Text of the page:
Alan Dershowitz called out critics from both sides of the Michael Flynn/FBI dispute, regarding whether or not investigators were fair in their handling of the former National Security Adviser before he ultimately lied to them. Flynn claimed in a recent court filing seeking a light sentence that the nature of the conversation he had with the FBI on January 24, 2017 was not made clear to him at the time, and he did not have counsel present when he faced questions about past communications with the Russian ambassador. Dershowitz, Harvard Law Professor Emeritus, noted that people should not use this to claim that Flynn is innocent, but it should raise concerns about how the feds conduct business.
Dershowitz pointed out in a piece for The Hill that the FBI already had the goods on Flynn and knew the truth about his Russia contacts. This being the case, they weren’t questioning Flynn to actually learn anything for their investigation, he said, but “to give him the opportunity to lie under oath so that they could squeeze him to provide incriminating information against their real target, President Trump.”
Dershowitz conflated this with criticism of Special Counsel Robert Mueller‘s investigation. Even though Mueller took over the Russia probe months after Flynn lied to the FBI, Dershowitz likened the Flynn case to Mueller’s prosecution of former Trump campaign chairman Paul Manafort. Judge T.S. Ellis famously blasted Mueller for using Manafort as a pawn against the president.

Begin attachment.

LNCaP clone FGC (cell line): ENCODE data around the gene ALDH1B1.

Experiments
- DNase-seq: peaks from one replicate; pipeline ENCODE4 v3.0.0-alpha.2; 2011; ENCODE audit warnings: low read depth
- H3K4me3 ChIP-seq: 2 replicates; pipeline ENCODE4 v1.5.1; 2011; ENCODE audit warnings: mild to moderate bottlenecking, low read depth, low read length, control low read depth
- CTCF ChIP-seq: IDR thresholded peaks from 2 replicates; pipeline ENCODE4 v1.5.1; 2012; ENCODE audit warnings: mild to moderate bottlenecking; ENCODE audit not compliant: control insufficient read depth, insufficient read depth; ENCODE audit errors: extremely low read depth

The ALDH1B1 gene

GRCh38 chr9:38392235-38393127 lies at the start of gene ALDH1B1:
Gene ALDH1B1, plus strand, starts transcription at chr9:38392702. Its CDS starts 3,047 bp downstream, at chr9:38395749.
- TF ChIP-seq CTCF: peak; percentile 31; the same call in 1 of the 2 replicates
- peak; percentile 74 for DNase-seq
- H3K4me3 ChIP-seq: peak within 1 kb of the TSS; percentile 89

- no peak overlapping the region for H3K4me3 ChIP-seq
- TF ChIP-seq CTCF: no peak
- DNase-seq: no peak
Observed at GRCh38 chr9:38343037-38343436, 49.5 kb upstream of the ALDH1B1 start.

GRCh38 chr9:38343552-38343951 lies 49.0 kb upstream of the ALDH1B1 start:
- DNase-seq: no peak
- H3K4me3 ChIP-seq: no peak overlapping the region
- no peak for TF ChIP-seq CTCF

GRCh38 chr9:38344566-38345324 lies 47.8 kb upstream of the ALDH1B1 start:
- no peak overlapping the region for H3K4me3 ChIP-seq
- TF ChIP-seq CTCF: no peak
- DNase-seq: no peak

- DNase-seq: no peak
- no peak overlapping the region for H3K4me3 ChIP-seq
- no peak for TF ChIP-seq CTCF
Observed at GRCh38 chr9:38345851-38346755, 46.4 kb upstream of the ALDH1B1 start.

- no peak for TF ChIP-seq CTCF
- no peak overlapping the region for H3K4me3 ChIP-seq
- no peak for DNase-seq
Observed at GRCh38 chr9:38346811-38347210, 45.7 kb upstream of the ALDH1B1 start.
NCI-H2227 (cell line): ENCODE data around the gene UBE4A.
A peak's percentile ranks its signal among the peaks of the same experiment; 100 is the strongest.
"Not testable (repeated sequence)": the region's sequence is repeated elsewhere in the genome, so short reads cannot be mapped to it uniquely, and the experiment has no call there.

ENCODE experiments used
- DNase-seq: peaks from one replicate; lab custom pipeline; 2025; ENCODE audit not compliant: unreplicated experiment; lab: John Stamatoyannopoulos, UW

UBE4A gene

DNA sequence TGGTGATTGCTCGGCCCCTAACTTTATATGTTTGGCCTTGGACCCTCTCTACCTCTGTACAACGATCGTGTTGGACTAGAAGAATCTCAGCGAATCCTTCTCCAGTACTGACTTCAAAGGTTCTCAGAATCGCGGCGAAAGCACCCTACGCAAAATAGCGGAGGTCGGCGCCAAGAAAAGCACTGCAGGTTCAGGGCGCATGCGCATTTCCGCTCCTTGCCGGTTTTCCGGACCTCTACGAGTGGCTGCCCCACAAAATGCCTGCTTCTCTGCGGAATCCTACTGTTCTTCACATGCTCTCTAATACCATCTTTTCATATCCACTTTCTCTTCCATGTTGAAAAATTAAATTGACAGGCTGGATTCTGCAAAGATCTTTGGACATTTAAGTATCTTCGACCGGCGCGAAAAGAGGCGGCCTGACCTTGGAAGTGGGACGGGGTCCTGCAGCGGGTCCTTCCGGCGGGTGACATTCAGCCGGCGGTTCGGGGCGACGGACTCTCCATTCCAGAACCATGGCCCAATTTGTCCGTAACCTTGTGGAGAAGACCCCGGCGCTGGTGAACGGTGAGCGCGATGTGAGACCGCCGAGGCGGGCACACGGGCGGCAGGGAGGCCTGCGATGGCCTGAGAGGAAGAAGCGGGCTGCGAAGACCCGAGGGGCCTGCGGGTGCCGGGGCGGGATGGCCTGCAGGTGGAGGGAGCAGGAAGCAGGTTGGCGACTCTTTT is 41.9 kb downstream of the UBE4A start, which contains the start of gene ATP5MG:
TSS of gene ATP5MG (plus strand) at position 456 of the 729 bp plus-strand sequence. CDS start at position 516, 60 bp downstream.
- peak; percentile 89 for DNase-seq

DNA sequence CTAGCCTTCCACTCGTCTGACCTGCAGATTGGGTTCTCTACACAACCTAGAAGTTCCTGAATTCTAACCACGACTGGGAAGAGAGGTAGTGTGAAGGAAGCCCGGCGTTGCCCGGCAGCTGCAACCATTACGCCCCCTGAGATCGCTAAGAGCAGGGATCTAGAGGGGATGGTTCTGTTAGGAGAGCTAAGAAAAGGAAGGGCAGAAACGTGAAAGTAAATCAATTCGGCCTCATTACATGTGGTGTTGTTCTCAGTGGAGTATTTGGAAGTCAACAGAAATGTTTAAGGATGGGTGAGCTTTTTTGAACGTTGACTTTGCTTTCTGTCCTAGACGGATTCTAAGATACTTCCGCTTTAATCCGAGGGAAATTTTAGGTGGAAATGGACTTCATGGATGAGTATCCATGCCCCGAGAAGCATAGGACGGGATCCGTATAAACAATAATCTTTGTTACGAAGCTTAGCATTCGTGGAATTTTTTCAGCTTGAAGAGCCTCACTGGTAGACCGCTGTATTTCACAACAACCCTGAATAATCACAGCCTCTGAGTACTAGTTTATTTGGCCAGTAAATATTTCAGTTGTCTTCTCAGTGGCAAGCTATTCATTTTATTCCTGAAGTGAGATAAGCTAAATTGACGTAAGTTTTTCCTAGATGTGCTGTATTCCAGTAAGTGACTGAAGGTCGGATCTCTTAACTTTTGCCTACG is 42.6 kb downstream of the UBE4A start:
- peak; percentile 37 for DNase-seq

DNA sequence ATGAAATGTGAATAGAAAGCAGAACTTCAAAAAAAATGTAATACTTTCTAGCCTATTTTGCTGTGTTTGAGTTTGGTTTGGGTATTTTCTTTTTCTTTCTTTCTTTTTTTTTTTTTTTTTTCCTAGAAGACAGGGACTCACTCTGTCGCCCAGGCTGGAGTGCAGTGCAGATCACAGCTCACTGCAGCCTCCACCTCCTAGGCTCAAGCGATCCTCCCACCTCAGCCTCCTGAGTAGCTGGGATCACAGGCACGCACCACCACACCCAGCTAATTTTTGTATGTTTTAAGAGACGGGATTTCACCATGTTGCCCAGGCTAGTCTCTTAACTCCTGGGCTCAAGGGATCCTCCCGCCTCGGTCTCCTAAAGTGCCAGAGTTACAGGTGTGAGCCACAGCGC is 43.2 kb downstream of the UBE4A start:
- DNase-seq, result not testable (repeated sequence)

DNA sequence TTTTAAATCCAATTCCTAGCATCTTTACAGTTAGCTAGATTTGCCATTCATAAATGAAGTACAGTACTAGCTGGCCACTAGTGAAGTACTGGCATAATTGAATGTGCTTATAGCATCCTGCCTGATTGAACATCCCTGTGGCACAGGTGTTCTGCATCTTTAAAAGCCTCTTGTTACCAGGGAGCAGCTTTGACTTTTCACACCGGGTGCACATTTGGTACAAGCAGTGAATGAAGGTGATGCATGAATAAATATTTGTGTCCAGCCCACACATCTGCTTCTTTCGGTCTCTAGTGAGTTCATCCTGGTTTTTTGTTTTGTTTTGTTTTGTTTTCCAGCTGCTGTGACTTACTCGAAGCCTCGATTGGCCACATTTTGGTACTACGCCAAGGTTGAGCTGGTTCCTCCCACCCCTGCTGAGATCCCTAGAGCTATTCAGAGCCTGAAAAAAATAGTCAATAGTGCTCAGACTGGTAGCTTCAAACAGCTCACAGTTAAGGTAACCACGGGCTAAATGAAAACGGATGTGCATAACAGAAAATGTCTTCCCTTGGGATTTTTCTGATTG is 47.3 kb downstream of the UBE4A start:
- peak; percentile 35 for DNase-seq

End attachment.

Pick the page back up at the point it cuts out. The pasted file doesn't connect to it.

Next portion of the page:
“You don’t really care about Mr. Manafort’s bank fraud,” Judge Ellis said. “What you really care about is what information Mr. Manafort could give you that would reflect on Mr. Trump or lead to his prosecution or impeachment.”
Of course, just like prosecuting Flynn was proper because he still committed a crime, Judge Ellis let Mueller’s case go forward, resulting in a Manafort conviction.
To Dershowitz, the famed defense attorney, it doesn’t matter that people may be guilty of crimes if investigators are not acting properly.
“The proper function of law enforcement is to uncover past crimes, not to provide citizens the opportunity to commit new crimes by testing their veracity,” he said.
“Even noble ends do not justify ignoble means.”